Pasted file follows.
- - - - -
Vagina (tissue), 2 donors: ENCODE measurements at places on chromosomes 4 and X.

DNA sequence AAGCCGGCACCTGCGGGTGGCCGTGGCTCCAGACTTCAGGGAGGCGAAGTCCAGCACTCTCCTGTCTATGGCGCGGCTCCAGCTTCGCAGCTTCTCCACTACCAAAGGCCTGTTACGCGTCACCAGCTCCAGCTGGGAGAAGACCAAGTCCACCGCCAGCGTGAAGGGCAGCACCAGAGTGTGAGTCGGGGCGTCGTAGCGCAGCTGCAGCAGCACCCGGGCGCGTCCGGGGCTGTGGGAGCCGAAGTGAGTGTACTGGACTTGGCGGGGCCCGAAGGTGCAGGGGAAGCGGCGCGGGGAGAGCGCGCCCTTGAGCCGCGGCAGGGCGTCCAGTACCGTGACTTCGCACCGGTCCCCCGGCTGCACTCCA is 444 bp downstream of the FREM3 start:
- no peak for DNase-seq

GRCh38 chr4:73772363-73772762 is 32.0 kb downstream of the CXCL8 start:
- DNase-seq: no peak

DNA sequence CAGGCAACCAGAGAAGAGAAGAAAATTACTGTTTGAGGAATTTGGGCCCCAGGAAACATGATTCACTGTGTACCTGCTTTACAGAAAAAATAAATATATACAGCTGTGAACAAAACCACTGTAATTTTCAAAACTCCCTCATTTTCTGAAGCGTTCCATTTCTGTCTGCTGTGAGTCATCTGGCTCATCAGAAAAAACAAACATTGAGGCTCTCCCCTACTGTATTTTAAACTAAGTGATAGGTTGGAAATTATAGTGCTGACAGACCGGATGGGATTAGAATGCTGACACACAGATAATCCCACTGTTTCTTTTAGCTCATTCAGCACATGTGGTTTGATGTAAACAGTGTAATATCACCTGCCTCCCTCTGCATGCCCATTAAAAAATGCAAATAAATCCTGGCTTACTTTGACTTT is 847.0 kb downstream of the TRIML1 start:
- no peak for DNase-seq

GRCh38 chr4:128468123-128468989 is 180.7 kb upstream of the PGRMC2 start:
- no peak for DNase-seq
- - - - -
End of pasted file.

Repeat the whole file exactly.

Vagina (tissue), 2 donors: ENCODE measurements at places on chromosomes 4 and X.

DNA sequence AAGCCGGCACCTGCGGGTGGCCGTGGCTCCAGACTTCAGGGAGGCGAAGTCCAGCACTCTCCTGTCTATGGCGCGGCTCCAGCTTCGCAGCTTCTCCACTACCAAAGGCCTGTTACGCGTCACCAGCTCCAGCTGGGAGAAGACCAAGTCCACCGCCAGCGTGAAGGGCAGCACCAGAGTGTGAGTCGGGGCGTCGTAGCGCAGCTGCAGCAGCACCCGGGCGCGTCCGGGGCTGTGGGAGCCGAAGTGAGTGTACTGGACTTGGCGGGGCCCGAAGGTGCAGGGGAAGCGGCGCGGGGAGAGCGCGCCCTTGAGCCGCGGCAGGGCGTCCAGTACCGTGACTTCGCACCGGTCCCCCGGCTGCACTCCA is 444 bp downstream of the FREM3 start:
- no peak for DNase-seq

GRCh38 chr4:73772363-73772762 is 32.0 kb downstream of the CXCL8 start:
- DNase-seq: no peak

DNA sequence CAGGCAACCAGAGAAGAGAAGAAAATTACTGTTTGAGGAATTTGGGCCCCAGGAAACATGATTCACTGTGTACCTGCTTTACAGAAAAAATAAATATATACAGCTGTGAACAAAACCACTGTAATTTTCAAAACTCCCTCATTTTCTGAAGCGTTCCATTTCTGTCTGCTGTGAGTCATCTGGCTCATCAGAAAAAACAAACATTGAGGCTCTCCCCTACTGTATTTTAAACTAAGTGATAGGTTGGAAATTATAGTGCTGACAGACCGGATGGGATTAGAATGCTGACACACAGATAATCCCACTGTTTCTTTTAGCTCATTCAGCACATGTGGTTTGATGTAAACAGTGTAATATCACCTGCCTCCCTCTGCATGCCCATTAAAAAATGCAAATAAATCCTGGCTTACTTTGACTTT is 847.0 kb downstream of the TRIML1 start:
- no peak for DNase-seq

GRCh38 chr4:128468123-128468989 is 180.7 kb upstream of the PGRMC2 start:
- no peak for DNase-seq